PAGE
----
Over the past 10 years, agricultural education programs at colleges across the country have shifted departments, colleges and gone through name changes. While many factors have played into the decline in student numbers in these programs, these changes have not helped. As restructuring continues to be an option for universities looking to cut costs, it’s imperative that administration actually LISTENS to the opinions of stakeholders in ag ed. I have been looked at by a faculty member when my major changed names and was told ‘This doesn’t affect you, so don’t worry about it.’ That cannot be the attitude of the major, the department, the college or the university. If it is, current ag teachers will continue to recommend that their students attend other schools to get degrees in agricultural education.
4. Be creative
I had no idea that someone could get a degree in something other than Agriscience Education (or a related major) – like Animal Science or Crop and Soil Sciences – and still become an ag teacher. There are a huge number of potentially great teachers out there if we make it a mission to show that the opportunity exists. We also need to publicize ag education to those individuals who may not have had a traditional ag ed/FFA experience. There are tons of people who have been great leaders and members of 4-H or grew up on farms or have an interest in local agriculture, bioenergy and beyond. These people would make great additions to the agricultural education family and we need to make a conscious effort to seek them out.

5. Show you value agricultural education
In a system where budgets are being chopped and streamlining seems the only option, universities need to make a conscious effort to put their money where their mouth is. I know money is tight, but you put what you have towards the programs you value. As ag ed gets shoved to a concentration within a major into the corner of new departments, it’s hard for students to feel like they’re cared about, like they can be successful because the college isn’t doing a very good job of supporting them. Things like faculty and academic specialist positions, expanded recruiting efforts, rebuilding alumni support, networking with ag ed people at other universities, developing valuable courses – all of these things would go a long way in growing students’ faith in the program.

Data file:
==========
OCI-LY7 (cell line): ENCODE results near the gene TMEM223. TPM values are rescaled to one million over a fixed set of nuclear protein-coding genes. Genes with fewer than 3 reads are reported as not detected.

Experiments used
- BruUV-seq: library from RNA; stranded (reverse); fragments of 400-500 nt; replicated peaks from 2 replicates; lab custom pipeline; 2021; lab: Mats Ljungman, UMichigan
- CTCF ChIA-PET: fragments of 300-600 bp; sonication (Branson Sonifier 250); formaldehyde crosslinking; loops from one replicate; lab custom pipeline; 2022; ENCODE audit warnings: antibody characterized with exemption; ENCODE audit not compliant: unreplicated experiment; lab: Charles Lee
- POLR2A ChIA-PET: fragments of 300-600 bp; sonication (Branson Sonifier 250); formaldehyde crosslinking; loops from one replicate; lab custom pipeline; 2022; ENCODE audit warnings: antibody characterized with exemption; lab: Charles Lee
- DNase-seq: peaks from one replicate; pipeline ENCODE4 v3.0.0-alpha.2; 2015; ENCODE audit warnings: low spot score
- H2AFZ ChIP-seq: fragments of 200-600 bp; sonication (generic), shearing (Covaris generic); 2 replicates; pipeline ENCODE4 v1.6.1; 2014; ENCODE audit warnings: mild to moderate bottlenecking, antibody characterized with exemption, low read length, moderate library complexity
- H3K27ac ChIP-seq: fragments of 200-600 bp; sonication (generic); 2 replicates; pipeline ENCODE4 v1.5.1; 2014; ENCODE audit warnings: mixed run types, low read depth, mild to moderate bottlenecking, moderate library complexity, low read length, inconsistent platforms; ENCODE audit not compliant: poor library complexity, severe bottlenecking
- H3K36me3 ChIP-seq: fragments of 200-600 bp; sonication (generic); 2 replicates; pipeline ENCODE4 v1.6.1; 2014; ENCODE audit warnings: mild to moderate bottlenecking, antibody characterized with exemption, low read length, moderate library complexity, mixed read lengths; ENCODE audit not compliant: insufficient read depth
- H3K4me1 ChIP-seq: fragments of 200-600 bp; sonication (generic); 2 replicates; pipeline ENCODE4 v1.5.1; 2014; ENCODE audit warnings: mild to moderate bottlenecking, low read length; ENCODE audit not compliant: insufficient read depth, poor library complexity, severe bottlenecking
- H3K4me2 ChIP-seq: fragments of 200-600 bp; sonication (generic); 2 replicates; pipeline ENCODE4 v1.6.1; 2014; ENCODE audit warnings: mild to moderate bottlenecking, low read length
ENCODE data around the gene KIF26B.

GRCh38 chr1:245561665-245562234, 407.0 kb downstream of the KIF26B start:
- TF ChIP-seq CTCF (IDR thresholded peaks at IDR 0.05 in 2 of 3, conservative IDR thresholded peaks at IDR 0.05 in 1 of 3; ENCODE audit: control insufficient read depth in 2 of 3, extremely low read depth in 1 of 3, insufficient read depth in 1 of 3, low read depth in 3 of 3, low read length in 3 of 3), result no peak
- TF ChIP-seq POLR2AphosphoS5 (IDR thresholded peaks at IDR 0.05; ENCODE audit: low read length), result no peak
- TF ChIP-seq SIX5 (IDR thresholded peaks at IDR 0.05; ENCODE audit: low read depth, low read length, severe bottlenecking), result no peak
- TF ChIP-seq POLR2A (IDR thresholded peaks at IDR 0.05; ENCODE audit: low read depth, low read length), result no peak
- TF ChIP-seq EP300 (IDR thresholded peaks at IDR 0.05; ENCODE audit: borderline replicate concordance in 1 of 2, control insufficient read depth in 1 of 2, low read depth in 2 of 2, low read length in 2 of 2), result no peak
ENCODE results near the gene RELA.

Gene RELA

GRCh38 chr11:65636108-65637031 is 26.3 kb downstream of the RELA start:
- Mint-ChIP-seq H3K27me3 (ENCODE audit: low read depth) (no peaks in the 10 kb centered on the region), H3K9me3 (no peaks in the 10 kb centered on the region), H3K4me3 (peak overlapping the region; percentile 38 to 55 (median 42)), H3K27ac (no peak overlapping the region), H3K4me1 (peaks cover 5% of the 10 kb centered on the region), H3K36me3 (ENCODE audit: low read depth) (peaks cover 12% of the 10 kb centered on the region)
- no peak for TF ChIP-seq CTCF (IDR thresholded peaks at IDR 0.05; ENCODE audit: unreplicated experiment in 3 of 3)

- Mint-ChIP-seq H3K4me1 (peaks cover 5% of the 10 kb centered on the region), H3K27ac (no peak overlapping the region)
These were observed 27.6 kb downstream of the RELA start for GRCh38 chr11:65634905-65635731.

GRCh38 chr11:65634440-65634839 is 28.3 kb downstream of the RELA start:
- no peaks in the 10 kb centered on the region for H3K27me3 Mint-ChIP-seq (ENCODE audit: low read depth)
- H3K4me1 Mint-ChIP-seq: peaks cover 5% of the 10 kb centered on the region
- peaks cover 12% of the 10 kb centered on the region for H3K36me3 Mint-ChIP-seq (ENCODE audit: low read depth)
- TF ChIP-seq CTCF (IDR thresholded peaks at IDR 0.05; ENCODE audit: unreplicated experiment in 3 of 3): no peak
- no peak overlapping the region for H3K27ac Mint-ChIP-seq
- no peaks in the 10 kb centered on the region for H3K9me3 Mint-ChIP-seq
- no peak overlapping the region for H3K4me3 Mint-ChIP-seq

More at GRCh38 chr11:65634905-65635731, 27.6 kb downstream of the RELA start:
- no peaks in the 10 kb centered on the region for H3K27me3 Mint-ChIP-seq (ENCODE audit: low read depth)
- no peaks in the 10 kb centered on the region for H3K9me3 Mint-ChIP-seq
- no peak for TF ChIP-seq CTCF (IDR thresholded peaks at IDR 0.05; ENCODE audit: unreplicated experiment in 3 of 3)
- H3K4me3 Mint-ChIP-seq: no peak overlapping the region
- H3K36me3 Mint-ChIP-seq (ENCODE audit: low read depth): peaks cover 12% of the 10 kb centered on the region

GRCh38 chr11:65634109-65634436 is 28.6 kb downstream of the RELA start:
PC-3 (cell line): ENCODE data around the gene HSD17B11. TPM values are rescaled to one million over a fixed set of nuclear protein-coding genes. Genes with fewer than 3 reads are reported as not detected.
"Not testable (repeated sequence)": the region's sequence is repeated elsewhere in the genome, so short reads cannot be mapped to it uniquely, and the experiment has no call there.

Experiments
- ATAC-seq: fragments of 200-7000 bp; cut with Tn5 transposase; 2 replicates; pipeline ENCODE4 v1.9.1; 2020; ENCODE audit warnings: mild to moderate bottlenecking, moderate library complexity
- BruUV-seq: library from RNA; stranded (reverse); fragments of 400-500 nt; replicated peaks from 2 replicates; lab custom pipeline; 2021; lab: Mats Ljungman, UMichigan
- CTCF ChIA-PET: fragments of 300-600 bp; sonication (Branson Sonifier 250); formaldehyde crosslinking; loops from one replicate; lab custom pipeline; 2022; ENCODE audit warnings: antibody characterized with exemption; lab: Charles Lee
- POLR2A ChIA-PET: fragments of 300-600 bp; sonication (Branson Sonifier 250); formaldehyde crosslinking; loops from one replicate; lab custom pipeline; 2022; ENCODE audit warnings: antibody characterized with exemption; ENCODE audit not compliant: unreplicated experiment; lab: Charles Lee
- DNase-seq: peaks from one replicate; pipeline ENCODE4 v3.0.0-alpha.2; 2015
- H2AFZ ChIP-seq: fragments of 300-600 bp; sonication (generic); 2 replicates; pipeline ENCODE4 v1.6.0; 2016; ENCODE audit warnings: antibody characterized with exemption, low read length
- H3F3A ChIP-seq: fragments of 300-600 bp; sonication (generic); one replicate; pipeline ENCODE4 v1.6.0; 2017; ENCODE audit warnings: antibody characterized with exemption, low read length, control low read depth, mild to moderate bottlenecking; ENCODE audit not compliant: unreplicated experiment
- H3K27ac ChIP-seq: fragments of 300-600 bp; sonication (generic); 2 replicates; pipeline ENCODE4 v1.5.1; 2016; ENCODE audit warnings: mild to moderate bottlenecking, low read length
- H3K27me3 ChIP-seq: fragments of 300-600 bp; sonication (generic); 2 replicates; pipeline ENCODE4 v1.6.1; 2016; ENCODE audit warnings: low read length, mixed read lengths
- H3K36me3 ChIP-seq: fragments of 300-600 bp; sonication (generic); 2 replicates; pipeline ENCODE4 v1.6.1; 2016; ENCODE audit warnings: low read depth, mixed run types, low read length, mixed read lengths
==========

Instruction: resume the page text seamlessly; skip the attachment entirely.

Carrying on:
I know I don’t live in the world of administration, budgets and decision-making right now. However, I know that I’ve experienced agricultural education as a student and that experience is valuable as well. I’d love to hear from students at other schools, faculty and anyone else who has an opinion on the topic. We’ve got a long road ahead of us if we’re going to strengthen agricultural education programs that everyone is proud of, but – for now – I think there are still people willing to try.

This post is an adaptation of a blog originally posted here by Amanda Sollman. Amanda is a former member of the Sanilac FFA Chapter and past Michigan FFA state officer. She is currently a student at Michigan State University, majoring in Agriscience Education. Amanda is looking forward to starting a year of student teaching in the fall of 2011.